Total Consolitation

The phone can be everything.

It can be your desktop:  Video out, keyboard, mouse.  Ideally, the device would give you a different interface when used with a display, one that is more like a conventional desktop and is better suited for use with a keyboard and mouse (as opposed to thumbs).  You can store your work in the cloud with some online service like Dropbox or Google Drive, or you could keep it on the phone itself.  Local storage might be better for larger files that would take a lot of bandwidth to move back and forth between the cloud and the handset.

It can be your home theater computer (HTPC):  There are already plenty of services that can stream content to mobile devices.  Additionally, MHL can work with TV remotes through the television.  Imagine: you connect your phone to your giant television, and you use your remote to interact with it.  This allows you to navigate Hulu, Netflix, or whatever app from the comfort of your chair; you don’t have to change the channel.  It feels just as natural as it did before: living room, big comfy chair, giant television, feet propped up on the coffee table.  The only difference is that entertainment is in a package you carry with you wherever you go; your content stays with you.

It can be your game console:  Gaming on cell phones is massive.  I don’t know what the exact percentage is, but i’m sure game purchases (and in game microtransactions for that matter) account for a sizable portion of all the purchases in the Google Play Store and Apple’s App Store.  Previously we talked about pairing a keyboard and a mouse with a cell phone.  Why not a game controller?  The PS3 uses Bluetooth to communicate between controller and console, and many phones (most) have Bluetooth already.  Additionally, the video horsepower of phones is continuing to advance.  Most cell phones/tablets are already capable of running games with sophisticated 3D graphics.. No, its not a 360 in your pocket right now, but there’s no reason why it can’t be.  The other day I saw a YouTube video of a Dreamcast emulator running on a Samsung Galaxy S2, and that’s a two year old phone.  Point is, technology will continue to march on, and the processing power of today’s cutting edge game consoles will ultimately be in a package we can fit in our pocket.  Even with today’s technology, gaming on those handheld devices are huge.  The difference would be to see these games on a 60″ television instead of a 4″ touch screen.  Maybe it looks great on a tiny screen in the palm of your hand, but not so great in your home theater.  Many touch screens are 1920×1080 anyway, so they wouldn’t even have to do any scaling.  If the gameplay is there, though, the graphics fade away.  The point is, the graphics capabilities of modern cell phones are more than sufficient to deliver stimulating and engrossing gaming experiences, and they already are..  I’m just proposing a change of venue and more tactile controls.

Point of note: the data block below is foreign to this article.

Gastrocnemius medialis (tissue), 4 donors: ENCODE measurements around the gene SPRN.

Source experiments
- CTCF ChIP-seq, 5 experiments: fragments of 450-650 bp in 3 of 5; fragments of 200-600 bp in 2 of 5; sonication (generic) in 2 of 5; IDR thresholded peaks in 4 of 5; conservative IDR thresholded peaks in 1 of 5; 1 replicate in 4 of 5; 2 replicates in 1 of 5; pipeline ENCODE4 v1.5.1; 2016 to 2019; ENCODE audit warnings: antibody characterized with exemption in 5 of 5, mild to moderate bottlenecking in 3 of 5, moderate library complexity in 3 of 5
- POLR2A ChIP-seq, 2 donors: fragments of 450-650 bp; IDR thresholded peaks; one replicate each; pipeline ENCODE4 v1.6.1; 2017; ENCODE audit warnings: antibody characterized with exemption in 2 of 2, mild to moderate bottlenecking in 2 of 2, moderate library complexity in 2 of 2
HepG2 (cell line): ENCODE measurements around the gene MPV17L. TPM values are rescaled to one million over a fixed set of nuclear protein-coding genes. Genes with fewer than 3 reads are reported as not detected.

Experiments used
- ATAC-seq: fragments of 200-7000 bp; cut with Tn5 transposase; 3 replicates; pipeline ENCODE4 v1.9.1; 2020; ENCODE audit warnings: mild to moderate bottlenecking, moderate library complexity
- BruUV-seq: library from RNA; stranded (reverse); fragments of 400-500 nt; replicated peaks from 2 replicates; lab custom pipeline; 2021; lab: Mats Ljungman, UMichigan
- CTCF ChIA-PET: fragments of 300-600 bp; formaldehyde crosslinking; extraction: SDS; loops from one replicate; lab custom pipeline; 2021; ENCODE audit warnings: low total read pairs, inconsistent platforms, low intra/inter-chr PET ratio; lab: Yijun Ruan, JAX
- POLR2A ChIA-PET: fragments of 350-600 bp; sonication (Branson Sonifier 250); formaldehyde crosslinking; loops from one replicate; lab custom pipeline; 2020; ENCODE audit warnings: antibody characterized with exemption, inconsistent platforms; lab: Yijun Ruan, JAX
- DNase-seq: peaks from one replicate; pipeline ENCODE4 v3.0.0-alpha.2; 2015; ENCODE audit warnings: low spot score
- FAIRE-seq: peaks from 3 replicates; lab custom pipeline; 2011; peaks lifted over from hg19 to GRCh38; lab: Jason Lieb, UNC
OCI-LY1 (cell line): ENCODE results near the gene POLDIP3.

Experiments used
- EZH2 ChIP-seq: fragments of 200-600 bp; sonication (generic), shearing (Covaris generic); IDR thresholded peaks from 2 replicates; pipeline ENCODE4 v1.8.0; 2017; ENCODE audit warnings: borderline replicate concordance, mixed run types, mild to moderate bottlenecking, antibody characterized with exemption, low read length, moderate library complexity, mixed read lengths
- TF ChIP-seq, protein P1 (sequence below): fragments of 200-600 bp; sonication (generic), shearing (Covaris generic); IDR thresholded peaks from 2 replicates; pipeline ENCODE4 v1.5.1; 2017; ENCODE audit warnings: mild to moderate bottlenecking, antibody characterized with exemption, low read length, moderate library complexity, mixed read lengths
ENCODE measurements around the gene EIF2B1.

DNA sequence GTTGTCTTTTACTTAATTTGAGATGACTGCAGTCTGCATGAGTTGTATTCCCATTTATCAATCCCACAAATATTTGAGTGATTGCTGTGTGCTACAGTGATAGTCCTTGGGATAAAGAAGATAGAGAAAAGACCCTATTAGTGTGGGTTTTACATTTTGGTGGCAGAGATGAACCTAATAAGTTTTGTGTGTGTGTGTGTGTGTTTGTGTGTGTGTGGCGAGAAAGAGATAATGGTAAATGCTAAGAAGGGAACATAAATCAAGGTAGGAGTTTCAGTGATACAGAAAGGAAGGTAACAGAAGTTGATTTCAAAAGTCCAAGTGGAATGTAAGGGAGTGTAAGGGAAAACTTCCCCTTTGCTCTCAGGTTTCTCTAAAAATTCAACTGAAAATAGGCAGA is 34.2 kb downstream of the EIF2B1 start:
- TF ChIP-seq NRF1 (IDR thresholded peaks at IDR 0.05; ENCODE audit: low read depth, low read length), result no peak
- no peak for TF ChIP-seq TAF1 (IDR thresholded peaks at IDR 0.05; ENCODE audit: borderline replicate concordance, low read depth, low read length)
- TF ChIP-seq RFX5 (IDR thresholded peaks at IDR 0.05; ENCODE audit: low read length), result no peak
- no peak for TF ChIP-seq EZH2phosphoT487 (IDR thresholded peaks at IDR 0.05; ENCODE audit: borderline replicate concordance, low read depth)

The problem:  You still have to plug the thing in.

To make this a super convenient reality, a wireless video standard needs widespread adoption.  With wireless video you can sit on your couch with your phone charging next to you, while it streams video (and audio) content across the room to your television.  Make it as transparent as WiFi.  When you come home, you might need to turn on WiFi, but you probably don’t need to tell it to join your home network: it just does it automatically.  Let’s apply that to televisions and monitors.  You come home, your televisions and displays are on sleep, waiting for a video source to come on the network.  Perhaps you have a default screen that you use, so when you come in range, it connects automatically, and you don’t have to do anything.  In other words, when the handset is in range, the TV wakes up and is ready to go.  Most people have multiple TV’s and displays in their home, so maybe the device would have a default display, but it would also prompt you to connect to one of the other screens on the network.  Here’s an idea: Multiple screens.  A desktop interface streamed to a desktop display, and a home theater interface streamed to a TV in the living room, both served up simultaneously from one handset.  The bandwidth requirements of such a setup would be immense, but not impossible.


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